Gubernatorial Candidates Weigh in on Public Health Issues


Roy Barnes and Nathan Deal, both candidates for Governor of Georgia, issued statements to Partner Up! for Public Health about public health and the structure of public health in Georgia.

Their statements are available below.

Republican gubernatorial nominee Nathan Deal:
“Governmental placement of public health will not solve all the problems of public health, but getting placement right can be a start in better serving our citizens and making Georgia a national public health leader, as we should be with the Centers for Disease Control and Prevention in Atlanta and nine degree granting public health programs in our academic institutions.  I look forward to reviewing the December final report of the recommendations of the Public Health Commission and to discussing the Commission’s recommendations.”

Democratic gubernatorial nominee Roy Barnes:
“Eighteen percent of Georgians are uninsured, and even more are underinsured.  Those individuals that are inadequately insured are less likely to receive preventive and primary care services and ultimately face worse health outcomes; further, they are forced to rely on emergency health care services, driving up health costs for taxpayers and putting undue strain on hospitals and health care providers. A majority of Georgians receive health care benefits through their employer; however, as unemployment has risen in Georgia, so has the number of uninsured individuals. We can start reducing the number of uninsured Georgians by creating more jobs in the state.

“My vision for public health in Georgia is simple – we need to have a public health system that addresses the needs of the diverse communities across our state. Prevention – not just treatment and preparedness – is vital, which means that we must be willing to support the vehicles that provide valuable public health services for Georgia families. Therefore, we must protect funding for grant-in-aid to the counties that need it most, while also providing county health departments with the resources they need to serve their unique populations.

“For public health agencies and workers to prevent and protect against the spread of disease, injuries, and disaster, a strong, cohesive public health infrastructure must be present in our state. In order to accomplish this, we must do several things. First, we need to make an honest assessment of our public health workforce needs, and then provide opportunities for education and training to the public health workers of tomorrow. Second, we must bolster our state’s public health capacity by joining forces with organizations from the private health sector as well as building strong public health organizations and leaders. Lastly, we must strengthen our public health information systems, which will allow public health officials to communicate with the public, gather and utilize data, and share crucial information with state agencies and officials, all in a more effective and efficient manner.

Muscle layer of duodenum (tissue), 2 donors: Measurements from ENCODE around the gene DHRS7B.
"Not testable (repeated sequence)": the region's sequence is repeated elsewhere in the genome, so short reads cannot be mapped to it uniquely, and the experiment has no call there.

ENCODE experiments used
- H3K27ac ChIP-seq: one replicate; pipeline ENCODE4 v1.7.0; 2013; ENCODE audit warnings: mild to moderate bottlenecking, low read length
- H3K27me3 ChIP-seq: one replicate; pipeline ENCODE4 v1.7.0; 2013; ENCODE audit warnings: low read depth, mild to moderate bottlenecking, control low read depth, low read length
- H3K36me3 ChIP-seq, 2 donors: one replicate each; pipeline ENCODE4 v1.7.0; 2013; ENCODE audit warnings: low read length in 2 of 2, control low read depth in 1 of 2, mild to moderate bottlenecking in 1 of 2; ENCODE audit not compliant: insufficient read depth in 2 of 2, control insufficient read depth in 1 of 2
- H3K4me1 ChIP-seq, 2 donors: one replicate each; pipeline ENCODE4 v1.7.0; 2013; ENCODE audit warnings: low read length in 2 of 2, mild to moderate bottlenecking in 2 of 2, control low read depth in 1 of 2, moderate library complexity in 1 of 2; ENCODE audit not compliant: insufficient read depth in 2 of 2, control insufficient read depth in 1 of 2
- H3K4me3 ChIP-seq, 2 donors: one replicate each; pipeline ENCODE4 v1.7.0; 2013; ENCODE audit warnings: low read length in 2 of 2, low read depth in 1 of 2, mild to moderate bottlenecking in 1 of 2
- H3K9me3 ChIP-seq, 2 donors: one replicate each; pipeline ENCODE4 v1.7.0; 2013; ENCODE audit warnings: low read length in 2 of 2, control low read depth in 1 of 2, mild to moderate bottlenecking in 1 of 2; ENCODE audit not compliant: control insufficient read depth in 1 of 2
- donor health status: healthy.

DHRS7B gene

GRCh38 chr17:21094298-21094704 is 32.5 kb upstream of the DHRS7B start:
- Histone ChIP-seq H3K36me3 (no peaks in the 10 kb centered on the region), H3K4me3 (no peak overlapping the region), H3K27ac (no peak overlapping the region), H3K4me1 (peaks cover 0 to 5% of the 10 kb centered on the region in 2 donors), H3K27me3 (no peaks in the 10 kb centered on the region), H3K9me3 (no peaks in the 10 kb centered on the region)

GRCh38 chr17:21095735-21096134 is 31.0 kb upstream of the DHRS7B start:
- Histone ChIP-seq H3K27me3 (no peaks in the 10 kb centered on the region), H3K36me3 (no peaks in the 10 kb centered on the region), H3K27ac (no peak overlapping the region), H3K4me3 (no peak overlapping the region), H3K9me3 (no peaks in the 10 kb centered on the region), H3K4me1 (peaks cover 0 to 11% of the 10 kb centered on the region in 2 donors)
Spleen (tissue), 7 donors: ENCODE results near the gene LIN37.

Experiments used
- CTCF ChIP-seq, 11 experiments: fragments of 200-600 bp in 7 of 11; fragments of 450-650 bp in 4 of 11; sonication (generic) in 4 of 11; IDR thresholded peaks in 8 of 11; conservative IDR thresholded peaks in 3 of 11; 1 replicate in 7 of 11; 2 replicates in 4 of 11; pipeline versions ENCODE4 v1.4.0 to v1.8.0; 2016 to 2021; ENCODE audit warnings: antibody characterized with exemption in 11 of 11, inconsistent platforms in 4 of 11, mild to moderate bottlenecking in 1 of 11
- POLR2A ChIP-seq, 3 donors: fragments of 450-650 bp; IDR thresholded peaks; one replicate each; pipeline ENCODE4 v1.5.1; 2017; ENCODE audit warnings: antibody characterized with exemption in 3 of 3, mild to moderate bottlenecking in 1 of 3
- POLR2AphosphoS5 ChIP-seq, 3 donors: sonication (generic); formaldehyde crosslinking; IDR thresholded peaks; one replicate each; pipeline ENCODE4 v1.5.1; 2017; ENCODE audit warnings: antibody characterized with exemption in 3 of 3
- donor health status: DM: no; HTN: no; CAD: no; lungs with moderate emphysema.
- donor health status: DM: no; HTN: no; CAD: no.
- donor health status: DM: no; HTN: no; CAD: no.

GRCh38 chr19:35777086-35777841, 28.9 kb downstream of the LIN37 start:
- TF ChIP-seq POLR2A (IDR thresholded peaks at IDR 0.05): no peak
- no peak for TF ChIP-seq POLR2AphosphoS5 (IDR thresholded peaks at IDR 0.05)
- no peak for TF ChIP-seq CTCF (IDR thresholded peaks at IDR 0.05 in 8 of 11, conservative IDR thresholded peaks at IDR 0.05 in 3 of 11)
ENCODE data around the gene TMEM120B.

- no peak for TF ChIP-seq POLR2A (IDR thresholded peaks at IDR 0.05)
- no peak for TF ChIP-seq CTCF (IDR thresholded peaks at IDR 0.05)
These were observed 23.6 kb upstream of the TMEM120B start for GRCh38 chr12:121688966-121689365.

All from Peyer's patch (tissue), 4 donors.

“I agree that the state needs to study whether we should keep Public Health in the Department of Community Health, create a new department or include it as an attached agency within one of the existing departments. Clearly, Georgia’s failure to keep up in public health over the past eight years is troubling and we must reverse these trends.

“I believe we need to make is as easy as possible for every Georgian, regardless of age, race, or socioeconomic status, to receive health insurance. Second, we need to improve access to health care services – no matter where you live in Georgia, every individual in this state should be able to find affordable, quality health care services in their community. Additionally, we need to make sure that, regardless of the federal health care reform outcomes, Georgians are able to make their own choices when it comes to health care – we should all be able to choose our own physicians and hospitals. Lastly, in order to serve Georgia’s ever-growing population, we must ensure that we have a highly skilled health care workforce and a finely tuned health care infrastructure in place in our state.”